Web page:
Self-driving cars will be mandatory, not suck
Let’s get this out of the way: yes, autonomous cars will absolutely be mandatory some time between 2035–2045, at least on certain types of roads and highways, and no, they will not suck. In fact, they will be awesome.
And that’s a very good thing. Because, you see, we humans are pretty poor drivers, losing an estimated 3,000 souls per month just in the U.S. That’s a 9/11 tragedy every single month.
But before you start complaining that you love cars and driving — so do I — and that you even enjoy taking your car to your local auto club track days — so do I — and that driving is essentially a fundamental right that cannot be taken away from us — well, it isn’t really, but ok, sure — and that autonomous cars are going to kill us — they’re not; in fact, they’re already saving us from ourselves — I’m going to ask you to just stop what you’re worrying about, and think about one thing:
Yes, horses. Because you see, horses have much in common with the automobile: they’re big, they’re powerful, they live inside our engines to produce our cars’ horsepower, and they’re remarkably stupid. This then makes for a woefully dangerous combination, which, frankly, explains at least one of the reasons the automobile eventually replaced them around the second decade of the 20th century. Cars were just better.
Owning a car will be “like owning a horse.”
As Elon Musk said recently, owning a non-autonomous car will be “like owning a horse.” And he’s right.
In order to understand this though, and assure you this is not just some flippant example of hyperbolic futurism gone wild yet again, let’s work backwards:
Serious petrol heads complained when semi-automatic transmissions came out. They complained when electronic stability was launched. People complained about those horribly restrictive things called seat belts. And yes, once upon a time, people even complained when cars started sputtering about town and startling the horses.
Yet little by little, every one of these evolutions was soon mandated by law, not simply because they were nice to have, but because they were necessary to enhance the safety of everyone on the road.
Autonomous cars are really an evolutionary thing more than they’re revolutionary.
Autonomous cars — revolutionary though they may seem now — are really not so fantastic a thing if you really stop to think about it. Truth be told, they’re really an evolutionary thing more than they’re revolutionary: one could conceivably work backwards here, too, and argue that fully-autonomous cars came from lane-keeping systems — no, not really, but sort of — which followed shortly after radar-based active cruise control systems, which in turn followed basic passive cruise control.
The interesting thing is that if you’re reading this article chances are you fall into one of two camps: you’re either nodding along in affirmation with all that I’ve written so far, or you’re shaking your head in disgusted disapproval.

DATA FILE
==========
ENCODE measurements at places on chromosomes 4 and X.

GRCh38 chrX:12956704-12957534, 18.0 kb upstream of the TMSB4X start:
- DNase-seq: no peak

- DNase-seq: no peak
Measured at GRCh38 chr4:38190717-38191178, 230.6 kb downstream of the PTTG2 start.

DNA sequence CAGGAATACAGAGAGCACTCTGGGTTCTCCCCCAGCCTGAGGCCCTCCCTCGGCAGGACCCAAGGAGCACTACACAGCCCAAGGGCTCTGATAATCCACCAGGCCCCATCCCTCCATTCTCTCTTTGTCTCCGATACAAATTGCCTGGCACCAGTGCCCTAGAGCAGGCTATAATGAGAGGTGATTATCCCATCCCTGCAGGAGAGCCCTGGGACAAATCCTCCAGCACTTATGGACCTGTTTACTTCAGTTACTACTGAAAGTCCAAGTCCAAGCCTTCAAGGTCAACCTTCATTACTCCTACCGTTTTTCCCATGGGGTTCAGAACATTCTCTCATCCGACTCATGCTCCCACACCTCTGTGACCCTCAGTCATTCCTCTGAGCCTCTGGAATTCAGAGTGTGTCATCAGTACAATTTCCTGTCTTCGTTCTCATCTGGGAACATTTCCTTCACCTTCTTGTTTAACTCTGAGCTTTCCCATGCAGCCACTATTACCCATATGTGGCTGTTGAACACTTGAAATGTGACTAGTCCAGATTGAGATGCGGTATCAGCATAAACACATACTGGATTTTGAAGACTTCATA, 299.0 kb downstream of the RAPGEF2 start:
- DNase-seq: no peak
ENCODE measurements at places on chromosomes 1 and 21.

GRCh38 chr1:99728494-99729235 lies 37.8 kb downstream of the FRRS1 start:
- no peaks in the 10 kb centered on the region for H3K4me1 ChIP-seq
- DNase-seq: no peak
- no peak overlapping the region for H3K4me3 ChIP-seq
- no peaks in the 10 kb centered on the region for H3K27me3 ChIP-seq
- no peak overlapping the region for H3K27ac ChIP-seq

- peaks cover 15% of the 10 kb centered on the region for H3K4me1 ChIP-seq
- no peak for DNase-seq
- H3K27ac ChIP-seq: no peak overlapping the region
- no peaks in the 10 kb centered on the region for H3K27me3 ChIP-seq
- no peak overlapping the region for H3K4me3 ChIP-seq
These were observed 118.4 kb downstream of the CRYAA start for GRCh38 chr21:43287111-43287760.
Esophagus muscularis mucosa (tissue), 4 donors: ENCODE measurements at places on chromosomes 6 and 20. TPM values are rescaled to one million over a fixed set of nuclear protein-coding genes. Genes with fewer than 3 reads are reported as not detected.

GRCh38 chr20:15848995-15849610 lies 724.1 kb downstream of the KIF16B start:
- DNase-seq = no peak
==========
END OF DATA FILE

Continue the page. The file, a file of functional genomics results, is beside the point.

And that’s what seems so weird about this whole autonomous car transition to which we find ourselves barreling inexorably now: not only is this really the natural, obvious progression of things — even science fiction has foreseen this for decades — but it’s plainly rational.
We might as well keep prescribing cod liver oil for the flu and cover our bodies with leeches.
Stated in the inverse, to maintain — or even argue that we should maintain — the status quo, with humans at the helm of these two- and three-ton vehicles, is just plain idiotic. Or we might as well keep prescribing cod liver oil for the flu, cover our bodies with leeches when ill, and ride about in chariots. (Actually, chariots would be pretty cool, come to think of it.)
Finally, if you’re still in doubt about whether any of this makes any sense, and whether we should allow computers to drive us about — even though computers already fly our airplanes (and here)– try this simple exercise to help you better anticipate the future:
Does it really seem rational that humans should still be driving cars and dying at such alarming rates every month?
Stop and think — I mean really close your eyes and imagine — a future 50, 100, 500 years down the road. Really actually try to position yourself far ahead on our timeline. Now, ask yourself: does it really seem rational that humans should still be driving cars and dying at such alarming rates every month?
The point is, even if you don’t agree that autonomous cars are right, the fact is, you cannot possibly agree that the current state of things makes any sense either; you can’t seriously entertain the possibility that 100 years down the road — pun intended — we’ll still be driving ourselves around, forever at the risk of colliding with each other and dying miserable agonizing deaths. And if you do still disagree, well, people used to disagree with getting horses off the streets too. So you’re in good company then.
In any event, don’t worry: just as we still find places to go horseback riding today, you’ll always be able to enjoy your gasoline-powered human-driven car just for fun too. I promise.
Originally published at innovately.wordpress.com on November 6, 2015.